Whilst my husband would say I’ve wasted most of this morning, it’s his fault — he bought me the bird feeding station. This morning especially, it’s brought me and the birds a lot of pleasure. I am a bird watcher (not a twitcher), I just love watching them. They are fascinating.
This is the first winter I’ve had the station and the amount of birds drawn into the garden has been wonderful. I’ve always fed the birds — they need help in all seasons — and I’ve always had a flock of sparrows here along with a dunnock, blackbird, wren and blue tits year round. Winter always brings in a blackcap or two, the familiar robin, and occasional thrush and redwings depending on how cold the weather is. This season hasn’t been particularly cold, certainly no snow here (thankfully), yet the birdlife is booming.
This morning I’ve spent over an hour watching two wrens whereas normally only see one darting in and out of the shrubbery. This morning they are gorging themselves on insects and grubs they find in the various flower troughs of bulbs and pansies around the koi pond. It’s such a pity the zoom on my camera isn’t good enough to capture them. One of them has been singing his heart out most of the morning, a gloriously loud song from such a tiny bird.
The robin sees off the blackcap but ignores all the other birds, while the blackcap will see off the sparrows, who generally ignore everyone else. Meanwhile, the dunnock will mind his own business and quite happy to rummage about the undergrowth in search of his fill. At first glance he is very much like a sparrow to look at, but has different coloured legs and behaviour and is always on his own. I’ve never seen him feed off the station, but always pecking on the ground beneath it.
Four blue tits are frequently flitting to and from the peanut feeder and occasionally feasting on the crumbs and bits on the plate feeder; three great tits are also flying in every so often to feed.
Then there’s Waggy, a pied wagtail that struts his stuff around the garden as if he owns it, ignoring the other birds but he’s very nervous and will fly off at any sudden noise or movement.
Instead of just one blackbird, there are four males in the garden this year, two in particular are always together. Despite this, they maintain a distance from each other where the food is concerned, one chasing off the other from his favourite feeding spot. So far, all the bulbs poking through— the hyacinths and bluebells, have been left alone by the slugs and snails, although I’m finding lots of empty snails shells. Thank you, blackbirds. I hope you stay during the rest of the year and keep these pesky pests in control. The snails decimated my hostas last summer despite an all out attack by me. Believe me, eggs shells, grit, coffee don’t work!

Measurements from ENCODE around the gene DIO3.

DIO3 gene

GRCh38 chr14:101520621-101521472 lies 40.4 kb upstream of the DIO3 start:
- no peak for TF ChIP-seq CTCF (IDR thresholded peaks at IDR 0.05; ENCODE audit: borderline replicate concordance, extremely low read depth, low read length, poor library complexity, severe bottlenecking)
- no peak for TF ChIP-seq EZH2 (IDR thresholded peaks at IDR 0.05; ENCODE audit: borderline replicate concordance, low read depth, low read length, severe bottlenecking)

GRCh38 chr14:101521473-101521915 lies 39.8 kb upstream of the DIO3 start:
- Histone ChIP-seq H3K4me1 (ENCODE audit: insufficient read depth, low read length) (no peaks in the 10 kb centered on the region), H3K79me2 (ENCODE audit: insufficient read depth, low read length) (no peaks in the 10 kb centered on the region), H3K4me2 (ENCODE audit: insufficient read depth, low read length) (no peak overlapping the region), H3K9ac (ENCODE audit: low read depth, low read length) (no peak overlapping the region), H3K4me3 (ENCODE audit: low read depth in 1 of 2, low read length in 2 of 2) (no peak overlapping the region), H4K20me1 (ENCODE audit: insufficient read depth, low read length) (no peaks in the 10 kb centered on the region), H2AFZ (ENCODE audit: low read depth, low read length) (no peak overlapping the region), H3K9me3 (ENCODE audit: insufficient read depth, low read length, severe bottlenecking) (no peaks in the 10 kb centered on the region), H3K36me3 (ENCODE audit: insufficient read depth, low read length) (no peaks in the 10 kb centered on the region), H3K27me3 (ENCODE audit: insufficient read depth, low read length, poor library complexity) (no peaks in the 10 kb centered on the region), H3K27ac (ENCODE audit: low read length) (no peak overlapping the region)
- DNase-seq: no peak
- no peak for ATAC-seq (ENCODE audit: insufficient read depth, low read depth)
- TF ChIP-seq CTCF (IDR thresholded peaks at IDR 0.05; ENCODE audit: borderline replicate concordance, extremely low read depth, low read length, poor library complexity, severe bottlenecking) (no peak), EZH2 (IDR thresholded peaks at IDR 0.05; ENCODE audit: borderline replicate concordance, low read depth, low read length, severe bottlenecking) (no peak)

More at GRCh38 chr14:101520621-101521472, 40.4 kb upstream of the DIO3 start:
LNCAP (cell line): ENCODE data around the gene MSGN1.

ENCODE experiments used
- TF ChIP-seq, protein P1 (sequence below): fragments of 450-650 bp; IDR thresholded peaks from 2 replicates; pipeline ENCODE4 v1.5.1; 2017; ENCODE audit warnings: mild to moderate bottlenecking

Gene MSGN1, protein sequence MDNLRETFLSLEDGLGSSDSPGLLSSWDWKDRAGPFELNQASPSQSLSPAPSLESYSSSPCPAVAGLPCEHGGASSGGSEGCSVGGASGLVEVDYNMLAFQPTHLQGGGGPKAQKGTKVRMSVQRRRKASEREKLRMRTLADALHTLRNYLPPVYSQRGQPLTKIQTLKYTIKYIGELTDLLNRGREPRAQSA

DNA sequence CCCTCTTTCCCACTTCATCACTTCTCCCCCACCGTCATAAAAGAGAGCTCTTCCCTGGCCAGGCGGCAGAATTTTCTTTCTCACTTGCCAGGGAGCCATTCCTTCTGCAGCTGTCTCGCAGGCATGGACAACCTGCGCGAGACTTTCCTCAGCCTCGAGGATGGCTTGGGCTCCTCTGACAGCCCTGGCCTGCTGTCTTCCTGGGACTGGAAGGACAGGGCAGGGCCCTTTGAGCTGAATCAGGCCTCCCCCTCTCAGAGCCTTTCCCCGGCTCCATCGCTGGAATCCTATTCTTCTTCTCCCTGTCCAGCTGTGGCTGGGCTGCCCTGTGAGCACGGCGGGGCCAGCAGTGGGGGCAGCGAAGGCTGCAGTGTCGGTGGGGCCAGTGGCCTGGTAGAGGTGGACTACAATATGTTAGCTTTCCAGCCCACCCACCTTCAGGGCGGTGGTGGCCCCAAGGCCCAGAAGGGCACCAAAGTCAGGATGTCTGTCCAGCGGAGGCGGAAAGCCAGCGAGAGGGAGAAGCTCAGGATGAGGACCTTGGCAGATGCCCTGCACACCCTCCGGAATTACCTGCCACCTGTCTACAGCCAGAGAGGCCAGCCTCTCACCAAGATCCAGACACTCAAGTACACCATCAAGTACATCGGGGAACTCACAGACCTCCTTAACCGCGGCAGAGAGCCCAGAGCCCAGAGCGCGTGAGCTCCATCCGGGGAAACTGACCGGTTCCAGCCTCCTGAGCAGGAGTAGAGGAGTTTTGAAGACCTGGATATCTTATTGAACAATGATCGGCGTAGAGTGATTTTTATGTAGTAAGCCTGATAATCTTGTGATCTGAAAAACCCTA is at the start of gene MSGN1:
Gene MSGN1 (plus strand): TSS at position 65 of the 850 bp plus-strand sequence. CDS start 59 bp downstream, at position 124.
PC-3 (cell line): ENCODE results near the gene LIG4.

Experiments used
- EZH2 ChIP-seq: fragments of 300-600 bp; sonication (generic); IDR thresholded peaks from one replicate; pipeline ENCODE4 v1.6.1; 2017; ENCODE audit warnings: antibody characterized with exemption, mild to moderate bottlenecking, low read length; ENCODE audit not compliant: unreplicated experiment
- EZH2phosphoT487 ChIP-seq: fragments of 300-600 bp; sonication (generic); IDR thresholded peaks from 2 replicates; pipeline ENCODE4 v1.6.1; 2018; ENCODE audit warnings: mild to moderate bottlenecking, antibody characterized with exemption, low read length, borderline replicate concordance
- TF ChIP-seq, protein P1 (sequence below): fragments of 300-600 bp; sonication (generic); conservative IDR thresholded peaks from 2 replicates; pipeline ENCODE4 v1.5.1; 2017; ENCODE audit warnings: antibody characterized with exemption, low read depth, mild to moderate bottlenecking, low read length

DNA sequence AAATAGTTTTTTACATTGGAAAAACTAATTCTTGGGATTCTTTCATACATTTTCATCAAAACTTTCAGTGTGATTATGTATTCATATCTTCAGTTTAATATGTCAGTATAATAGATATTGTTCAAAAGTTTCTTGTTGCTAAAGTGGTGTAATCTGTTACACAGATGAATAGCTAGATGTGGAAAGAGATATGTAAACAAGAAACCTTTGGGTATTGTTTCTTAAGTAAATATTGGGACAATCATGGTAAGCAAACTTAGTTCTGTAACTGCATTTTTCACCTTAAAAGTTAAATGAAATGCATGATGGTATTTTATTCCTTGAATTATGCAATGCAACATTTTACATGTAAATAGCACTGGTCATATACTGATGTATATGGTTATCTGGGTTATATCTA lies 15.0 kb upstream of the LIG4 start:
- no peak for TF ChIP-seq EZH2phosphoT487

A short while ago, a noisy flock of seven long-tailed tits flew in, pecked and fed on the feeder and in the shrubbery before flying off again.
Other rare visitors today were a pair of goldfinches who munched at the seed feeder for several minutes before moving on. Beautiful birds which rarely come into the garden. Wished they’d call more often.
I’ve observed some interesting behaviour from the magpies too today. I know they like shiny things and will steal and hoard them but one here this morning has been taking large beakfulls of food (crumbs and bacon rind) and burying it elsewhere in the garden. I’ve watched him drop the food into various holes on the bare veg patch, then pick up a large stone and drop it in the hole before placing a large twig across the hole, like some sort of marker. I never knew they did this, and am interested to see if and when he comes back to claim his treasure. I don’t mind the magpies as they see off the pigeons, of which we are plagued with here.
So, maybe to some it was a wasted few hours when I should have been doing other more productive things but I don’t care, for what is life if for several minutes we cannot stand and stare and enjoy the beauty in nature around us.
Right, off to make coffee and wile away another half-hour watching the birds.